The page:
Your next choice, The Inner Life of Empires by Emma Rothschild, takes a much more personal look at the Empire by focusing on the stories of one family – the Johnstones.
That’s right and we are talking about an earlier period than Ronald Hyam’s main area of concern, which tends to be the 20th century. This is an example of a genre which has become prevalent in recent years. It is this idea of trying to tie together individual lives with global history. What Emma Rothschild has done in this book is to trace the lives of this extraordinary Johnstone family – seven brothers and four sisters who live across the 18th century.
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They are the products of a poor Scottish landowning family and like many poor Scots are obliged to try to earn their living and make lives for themselves elsewhere, and that tends to be within the British Empire. In this case America, the Caribbean and India. Emma Rothschild explores their extraordinary lives while they journey around the world, sometimes making money in terms of private enterprise, sometimes involved in public service. They were also in the army, the navy and the East India Company. Some of them were involved in the slave trade and some protested against the slave trade. So as you can see they were involved in many facets of the Empire.
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In terms of what they believed there is this curious combination of belonging to an expanding Empire and yet also in some sense believing in the values of the Scottish Enlightenment, which is the pervasive mindset of the country that they had left. Emma Rothschild manages to juggle all these rather complicated pieces of the jigsaw very deftly so that we never lose the thread of the lives that she is describing. And she manages to set them against these extraordinary global episodes, such as the American War of Independence and the advance of British dominium in certain parts of India. So it is at one and the same time a family history, but also a kind of transnational history of the 18th century world which this family inhabit.
It was very much the norm for members of families, especially younger siblings, to be expected to go off and find their fortune.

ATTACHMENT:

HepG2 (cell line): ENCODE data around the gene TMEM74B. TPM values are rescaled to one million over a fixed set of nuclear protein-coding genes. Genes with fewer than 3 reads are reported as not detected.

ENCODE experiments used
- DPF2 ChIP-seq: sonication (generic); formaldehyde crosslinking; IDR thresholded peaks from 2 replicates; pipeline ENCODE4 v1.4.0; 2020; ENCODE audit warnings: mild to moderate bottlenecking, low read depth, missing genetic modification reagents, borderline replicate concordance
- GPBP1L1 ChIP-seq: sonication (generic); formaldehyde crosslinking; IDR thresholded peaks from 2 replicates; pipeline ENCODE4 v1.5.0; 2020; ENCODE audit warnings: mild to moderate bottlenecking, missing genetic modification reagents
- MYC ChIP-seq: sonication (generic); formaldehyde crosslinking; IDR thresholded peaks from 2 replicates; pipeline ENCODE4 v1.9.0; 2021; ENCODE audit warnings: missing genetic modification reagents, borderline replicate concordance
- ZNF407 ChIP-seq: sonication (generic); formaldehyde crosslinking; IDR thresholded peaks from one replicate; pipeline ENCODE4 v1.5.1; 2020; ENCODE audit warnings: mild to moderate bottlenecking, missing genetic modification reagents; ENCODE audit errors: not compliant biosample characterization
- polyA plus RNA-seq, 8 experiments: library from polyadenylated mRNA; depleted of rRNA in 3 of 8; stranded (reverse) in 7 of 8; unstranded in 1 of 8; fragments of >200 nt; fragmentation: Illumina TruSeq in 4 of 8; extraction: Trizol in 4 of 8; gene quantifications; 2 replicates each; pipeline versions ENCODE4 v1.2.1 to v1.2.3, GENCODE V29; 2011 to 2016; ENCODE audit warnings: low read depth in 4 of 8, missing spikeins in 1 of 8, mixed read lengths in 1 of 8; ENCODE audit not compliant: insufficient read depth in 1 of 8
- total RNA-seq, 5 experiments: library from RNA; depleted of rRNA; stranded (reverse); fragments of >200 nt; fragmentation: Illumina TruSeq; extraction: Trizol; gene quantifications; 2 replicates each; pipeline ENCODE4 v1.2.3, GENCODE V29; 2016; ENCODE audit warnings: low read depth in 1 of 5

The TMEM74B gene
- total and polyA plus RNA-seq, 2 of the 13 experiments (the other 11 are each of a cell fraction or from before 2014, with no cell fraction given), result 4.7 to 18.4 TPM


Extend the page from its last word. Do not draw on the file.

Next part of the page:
They had to do that, and what is interesting is that after the Act of Union in 1707 we have this global stage on which they can live their lives – which brings me to my next choice.
Your next choice being TM Devine’s book, To the Ends of the Earth, which explores how the many Scots who chose to emigrate during the 18th century helped to mold the Empire.
Devine has written a lot about the Scots in relation to Great Britain and the United Kingdom, and he has written about the Scots in relation to the British Empire. This is his most ambitious book yet, covering a very long span of time. He’s trying to explain why it is that Scotland is one of the great emigrating nations of the modern world, along with Ireland and Norway and not that many others. He is also interested in exploding a variety of Scottish myths, both in Scotland and elsewhere. He wants to argue, for instance, that it is not the case, as many people still think, that the Scottish emigrants to elsewhere in the world are evicted crofters from the Highlands thrown out by rapacious landlords. He argues that, actually, if you look at the big picture, most of these Scottish emigrants are in fact from the lowlands, from towns where they worked in heavy industry. He argues that most of the 19th and 20th century Scottish migration is by people like that. They emigrate to similar places overseas – places like Chicago, Pittsburgh, Toronto, Australia and New Zealand.